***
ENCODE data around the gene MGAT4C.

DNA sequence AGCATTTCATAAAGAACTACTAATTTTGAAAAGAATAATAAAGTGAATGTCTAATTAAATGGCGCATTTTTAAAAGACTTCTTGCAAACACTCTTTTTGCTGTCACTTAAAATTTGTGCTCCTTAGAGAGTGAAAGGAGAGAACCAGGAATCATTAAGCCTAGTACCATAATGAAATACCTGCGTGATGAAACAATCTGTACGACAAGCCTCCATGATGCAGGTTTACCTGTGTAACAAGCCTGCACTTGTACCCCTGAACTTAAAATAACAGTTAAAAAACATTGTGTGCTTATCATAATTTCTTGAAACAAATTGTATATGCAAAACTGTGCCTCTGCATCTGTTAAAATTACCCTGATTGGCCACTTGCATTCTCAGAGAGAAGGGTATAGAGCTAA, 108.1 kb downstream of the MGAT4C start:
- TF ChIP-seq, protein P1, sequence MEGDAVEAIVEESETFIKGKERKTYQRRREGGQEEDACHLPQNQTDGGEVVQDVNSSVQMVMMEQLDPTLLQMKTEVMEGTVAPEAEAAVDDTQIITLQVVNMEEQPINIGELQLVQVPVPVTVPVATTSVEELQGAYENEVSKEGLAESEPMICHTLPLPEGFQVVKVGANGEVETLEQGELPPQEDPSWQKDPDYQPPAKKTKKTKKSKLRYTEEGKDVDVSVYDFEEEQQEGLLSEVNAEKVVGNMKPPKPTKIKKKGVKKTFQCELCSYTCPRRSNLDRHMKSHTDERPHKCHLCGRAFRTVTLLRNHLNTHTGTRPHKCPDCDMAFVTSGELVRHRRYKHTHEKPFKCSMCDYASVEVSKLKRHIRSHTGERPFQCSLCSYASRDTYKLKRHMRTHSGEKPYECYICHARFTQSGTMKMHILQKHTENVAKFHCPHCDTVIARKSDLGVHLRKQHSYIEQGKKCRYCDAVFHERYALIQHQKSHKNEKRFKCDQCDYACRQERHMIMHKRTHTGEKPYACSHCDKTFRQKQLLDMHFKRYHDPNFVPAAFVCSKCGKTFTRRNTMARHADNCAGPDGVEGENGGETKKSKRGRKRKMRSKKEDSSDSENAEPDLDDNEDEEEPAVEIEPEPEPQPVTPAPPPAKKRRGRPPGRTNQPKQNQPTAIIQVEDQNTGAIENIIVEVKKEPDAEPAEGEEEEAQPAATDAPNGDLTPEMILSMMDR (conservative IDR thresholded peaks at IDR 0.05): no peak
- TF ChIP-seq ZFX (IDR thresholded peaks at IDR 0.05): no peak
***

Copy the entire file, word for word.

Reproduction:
ENCODE data around the gene MGAT4C.

DNA sequence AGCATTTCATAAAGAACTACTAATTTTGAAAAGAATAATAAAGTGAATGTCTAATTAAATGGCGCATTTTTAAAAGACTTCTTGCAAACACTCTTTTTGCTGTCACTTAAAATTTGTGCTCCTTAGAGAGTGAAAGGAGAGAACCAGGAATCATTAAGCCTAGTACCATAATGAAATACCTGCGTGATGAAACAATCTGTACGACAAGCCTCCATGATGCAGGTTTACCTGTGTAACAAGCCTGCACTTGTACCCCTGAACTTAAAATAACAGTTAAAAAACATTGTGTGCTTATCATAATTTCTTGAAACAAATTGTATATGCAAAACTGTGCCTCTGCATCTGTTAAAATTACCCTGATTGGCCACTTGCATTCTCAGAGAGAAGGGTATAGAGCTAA, 108.1 kb downstream of the MGAT4C start:
- TF ChIP-seq, protein P1, sequence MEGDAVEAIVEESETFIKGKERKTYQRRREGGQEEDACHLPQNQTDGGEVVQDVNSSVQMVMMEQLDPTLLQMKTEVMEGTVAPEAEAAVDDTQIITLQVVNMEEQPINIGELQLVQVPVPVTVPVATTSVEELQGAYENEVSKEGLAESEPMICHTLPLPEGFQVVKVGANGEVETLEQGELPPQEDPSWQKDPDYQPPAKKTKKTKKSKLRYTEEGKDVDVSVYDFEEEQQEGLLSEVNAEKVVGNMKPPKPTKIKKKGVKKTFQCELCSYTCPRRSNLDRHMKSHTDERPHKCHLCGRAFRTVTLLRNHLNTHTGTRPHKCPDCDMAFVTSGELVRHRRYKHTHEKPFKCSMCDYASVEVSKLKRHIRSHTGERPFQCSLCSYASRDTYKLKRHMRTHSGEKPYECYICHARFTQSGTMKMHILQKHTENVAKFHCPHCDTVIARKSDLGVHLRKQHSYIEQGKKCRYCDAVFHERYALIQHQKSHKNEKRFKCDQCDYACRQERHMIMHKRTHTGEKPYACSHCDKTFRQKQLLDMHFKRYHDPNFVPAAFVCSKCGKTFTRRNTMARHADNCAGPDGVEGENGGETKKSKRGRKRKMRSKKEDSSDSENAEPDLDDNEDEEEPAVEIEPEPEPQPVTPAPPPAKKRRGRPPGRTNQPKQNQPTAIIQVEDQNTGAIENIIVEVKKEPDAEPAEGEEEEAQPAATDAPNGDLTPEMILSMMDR (conservative IDR thresholded peaks at IDR 0.05): no peak
- TF ChIP-seq ZFX (IDR thresholded peaks at IDR 0.05): no peak